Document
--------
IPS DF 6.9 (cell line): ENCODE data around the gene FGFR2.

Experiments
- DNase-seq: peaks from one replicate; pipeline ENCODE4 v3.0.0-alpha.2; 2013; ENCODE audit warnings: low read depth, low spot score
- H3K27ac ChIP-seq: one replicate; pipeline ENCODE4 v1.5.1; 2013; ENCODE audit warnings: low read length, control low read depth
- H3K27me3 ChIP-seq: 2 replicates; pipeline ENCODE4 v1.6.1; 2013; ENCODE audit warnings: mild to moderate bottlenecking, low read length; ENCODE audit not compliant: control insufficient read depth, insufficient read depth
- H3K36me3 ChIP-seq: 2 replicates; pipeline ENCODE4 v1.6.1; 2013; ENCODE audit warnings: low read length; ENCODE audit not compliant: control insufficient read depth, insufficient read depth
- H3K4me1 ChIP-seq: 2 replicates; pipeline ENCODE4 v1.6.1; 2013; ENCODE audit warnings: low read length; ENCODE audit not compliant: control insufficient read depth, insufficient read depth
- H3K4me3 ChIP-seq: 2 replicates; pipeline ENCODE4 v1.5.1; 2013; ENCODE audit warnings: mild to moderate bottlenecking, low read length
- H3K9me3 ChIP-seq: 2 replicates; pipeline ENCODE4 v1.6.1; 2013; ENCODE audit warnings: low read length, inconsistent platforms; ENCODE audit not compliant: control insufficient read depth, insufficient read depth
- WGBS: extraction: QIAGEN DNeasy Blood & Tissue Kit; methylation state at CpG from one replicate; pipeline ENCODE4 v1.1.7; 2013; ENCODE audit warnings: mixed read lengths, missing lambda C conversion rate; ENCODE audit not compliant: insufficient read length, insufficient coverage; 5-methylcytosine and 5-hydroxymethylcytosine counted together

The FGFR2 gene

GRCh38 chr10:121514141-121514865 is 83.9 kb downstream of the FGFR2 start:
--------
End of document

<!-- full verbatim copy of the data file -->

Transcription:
IPS DF 6.9 (cell line): ENCODE data around the gene FGFR2.

Experiments
- DNase-seq: peaks from one replicate; pipeline ENCODE4 v3.0.0-alpha.2; 2013; ENCODE audit warnings: low read depth, low spot score
- H3K27ac ChIP-seq: one replicate; pipeline ENCODE4 v1.5.1; 2013; ENCODE audit warnings: low read length, control low read depth
- H3K27me3 ChIP-seq: 2 replicates; pipeline ENCODE4 v1.6.1; 2013; ENCODE audit warnings: mild to moderate bottlenecking, low read length; ENCODE audit not compliant: control insufficient read depth, insufficient read depth
- H3K36me3 ChIP-seq: 2 replicates; pipeline ENCODE4 v1.6.1; 2013; ENCODE audit warnings: low read length; ENCODE audit not compliant: control insufficient read depth, insufficient read depth
- H3K4me1 ChIP-seq: 2 replicates; pipeline ENCODE4 v1.6.1; 2013; ENCODE audit warnings: low read length; ENCODE audit not compliant: control insufficient read depth, insufficient read depth
- H3K4me3 ChIP-seq: 2 replicates; pipeline ENCODE4 v1.5.1; 2013; ENCODE audit warnings: mild to moderate bottlenecking, low read length
- H3K9me3 ChIP-seq: 2 replicates; pipeline ENCODE4 v1.6.1; 2013; ENCODE audit warnings: low read length, inconsistent platforms; ENCODE audit not compliant: control insufficient read depth, insufficient read depth
- WGBS: extraction: QIAGEN DNeasy Blood & Tissue Kit; methylation state at CpG from one replicate; pipeline ENCODE4 v1.1.7; 2013; ENCODE audit warnings: mixed read lengths, missing lambda C conversion rate; ENCODE audit not compliant: insufficient read length, insufficient coverage; 5-methylcytosine and 5-hydroxymethylcytosine counted together

The FGFR2 gene

GRCh38 chr10:121514141-121514865 is 83.9 kb downstream of the FGFR2 start: